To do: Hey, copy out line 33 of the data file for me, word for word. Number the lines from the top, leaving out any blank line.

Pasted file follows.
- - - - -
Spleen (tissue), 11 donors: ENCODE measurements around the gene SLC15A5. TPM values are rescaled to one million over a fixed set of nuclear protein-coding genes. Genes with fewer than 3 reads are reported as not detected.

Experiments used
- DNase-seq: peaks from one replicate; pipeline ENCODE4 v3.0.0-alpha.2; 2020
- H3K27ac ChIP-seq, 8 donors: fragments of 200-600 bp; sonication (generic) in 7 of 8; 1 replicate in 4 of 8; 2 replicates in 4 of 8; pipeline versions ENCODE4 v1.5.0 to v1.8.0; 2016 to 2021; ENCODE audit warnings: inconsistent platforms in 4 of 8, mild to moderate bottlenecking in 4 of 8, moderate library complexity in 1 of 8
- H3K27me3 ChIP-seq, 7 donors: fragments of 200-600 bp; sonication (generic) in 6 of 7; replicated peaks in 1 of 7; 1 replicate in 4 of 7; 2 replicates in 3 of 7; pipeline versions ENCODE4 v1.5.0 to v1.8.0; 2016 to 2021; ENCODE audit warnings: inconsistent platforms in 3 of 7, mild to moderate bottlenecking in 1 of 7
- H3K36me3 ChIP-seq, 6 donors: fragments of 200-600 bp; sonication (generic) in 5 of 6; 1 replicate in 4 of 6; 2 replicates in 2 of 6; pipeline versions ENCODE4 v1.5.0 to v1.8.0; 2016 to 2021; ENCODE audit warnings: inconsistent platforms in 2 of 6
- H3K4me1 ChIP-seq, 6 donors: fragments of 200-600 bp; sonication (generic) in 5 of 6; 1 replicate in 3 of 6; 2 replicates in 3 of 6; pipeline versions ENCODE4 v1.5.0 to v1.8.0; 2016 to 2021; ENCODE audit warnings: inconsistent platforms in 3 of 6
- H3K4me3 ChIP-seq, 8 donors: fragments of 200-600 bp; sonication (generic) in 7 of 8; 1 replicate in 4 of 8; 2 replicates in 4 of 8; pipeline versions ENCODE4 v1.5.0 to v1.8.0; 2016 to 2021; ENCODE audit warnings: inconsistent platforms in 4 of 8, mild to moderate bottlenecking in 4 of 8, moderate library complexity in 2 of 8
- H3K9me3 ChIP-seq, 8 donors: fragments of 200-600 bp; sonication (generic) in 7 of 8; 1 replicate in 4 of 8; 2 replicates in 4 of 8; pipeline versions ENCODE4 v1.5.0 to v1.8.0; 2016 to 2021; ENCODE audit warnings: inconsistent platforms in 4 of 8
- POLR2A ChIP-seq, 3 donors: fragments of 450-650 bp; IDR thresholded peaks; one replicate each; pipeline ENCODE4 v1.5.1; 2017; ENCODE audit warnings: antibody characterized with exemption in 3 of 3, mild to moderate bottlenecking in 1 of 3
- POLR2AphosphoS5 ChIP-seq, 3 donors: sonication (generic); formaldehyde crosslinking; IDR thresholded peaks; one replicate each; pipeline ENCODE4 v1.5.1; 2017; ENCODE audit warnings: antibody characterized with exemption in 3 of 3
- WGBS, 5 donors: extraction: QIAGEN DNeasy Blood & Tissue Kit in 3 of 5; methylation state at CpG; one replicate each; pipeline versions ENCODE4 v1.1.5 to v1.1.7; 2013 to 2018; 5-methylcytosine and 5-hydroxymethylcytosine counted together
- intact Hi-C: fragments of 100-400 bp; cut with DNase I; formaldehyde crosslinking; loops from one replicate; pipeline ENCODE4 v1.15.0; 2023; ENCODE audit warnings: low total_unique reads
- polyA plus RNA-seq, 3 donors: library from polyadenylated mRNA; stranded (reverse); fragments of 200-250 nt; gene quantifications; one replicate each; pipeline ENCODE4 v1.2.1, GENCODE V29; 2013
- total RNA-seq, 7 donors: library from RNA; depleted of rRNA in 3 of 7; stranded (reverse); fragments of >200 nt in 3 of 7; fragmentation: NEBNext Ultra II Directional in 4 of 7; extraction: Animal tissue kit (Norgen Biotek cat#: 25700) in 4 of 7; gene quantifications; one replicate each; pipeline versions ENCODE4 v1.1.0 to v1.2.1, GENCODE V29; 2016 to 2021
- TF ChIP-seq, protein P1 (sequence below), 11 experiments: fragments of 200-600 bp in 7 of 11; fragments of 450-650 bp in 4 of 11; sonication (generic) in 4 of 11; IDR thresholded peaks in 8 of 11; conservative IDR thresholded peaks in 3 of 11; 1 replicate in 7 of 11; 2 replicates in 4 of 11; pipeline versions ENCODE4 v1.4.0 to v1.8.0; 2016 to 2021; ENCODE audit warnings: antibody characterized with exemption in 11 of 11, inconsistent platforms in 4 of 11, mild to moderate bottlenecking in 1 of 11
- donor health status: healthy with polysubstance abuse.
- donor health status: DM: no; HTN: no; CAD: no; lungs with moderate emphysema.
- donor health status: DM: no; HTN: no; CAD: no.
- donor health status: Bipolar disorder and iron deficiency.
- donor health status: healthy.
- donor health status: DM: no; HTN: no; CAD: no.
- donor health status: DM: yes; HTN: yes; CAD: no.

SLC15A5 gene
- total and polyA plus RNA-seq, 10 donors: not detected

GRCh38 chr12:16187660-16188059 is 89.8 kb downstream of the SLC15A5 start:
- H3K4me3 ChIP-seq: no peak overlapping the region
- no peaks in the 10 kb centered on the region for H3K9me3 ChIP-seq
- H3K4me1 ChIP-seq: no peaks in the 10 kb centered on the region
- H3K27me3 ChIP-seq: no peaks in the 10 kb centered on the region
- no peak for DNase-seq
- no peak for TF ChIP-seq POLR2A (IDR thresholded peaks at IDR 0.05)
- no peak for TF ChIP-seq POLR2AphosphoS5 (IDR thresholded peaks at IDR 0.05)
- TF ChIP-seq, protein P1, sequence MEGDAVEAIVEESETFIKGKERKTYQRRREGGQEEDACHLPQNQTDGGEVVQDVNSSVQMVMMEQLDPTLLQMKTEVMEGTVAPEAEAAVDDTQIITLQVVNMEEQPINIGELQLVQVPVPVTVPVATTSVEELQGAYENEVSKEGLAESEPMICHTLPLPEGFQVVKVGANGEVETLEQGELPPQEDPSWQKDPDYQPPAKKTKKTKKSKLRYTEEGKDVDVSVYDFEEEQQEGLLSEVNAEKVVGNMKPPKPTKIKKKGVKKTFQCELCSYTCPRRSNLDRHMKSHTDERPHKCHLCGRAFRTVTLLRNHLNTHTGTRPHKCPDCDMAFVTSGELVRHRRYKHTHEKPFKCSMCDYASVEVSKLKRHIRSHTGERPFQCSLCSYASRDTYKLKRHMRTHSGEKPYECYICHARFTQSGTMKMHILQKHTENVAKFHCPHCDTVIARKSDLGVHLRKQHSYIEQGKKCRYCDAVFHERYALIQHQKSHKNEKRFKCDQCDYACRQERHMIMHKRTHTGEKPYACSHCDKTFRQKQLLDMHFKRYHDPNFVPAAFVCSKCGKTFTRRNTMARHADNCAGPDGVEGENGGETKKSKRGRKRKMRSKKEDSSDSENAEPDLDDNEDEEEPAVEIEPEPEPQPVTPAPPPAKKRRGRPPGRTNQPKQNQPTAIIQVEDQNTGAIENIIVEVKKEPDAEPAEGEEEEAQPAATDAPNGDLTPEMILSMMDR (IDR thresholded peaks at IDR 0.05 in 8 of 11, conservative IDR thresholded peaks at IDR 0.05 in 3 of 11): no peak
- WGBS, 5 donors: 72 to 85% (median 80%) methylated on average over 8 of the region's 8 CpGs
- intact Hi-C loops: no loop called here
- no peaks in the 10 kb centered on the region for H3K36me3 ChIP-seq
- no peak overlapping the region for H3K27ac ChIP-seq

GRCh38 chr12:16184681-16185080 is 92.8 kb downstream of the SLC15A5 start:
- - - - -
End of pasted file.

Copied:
- no peak for TF ChIP-seq POLR2AphosphoS5 (IDR thresholded peaks at IDR 0.05)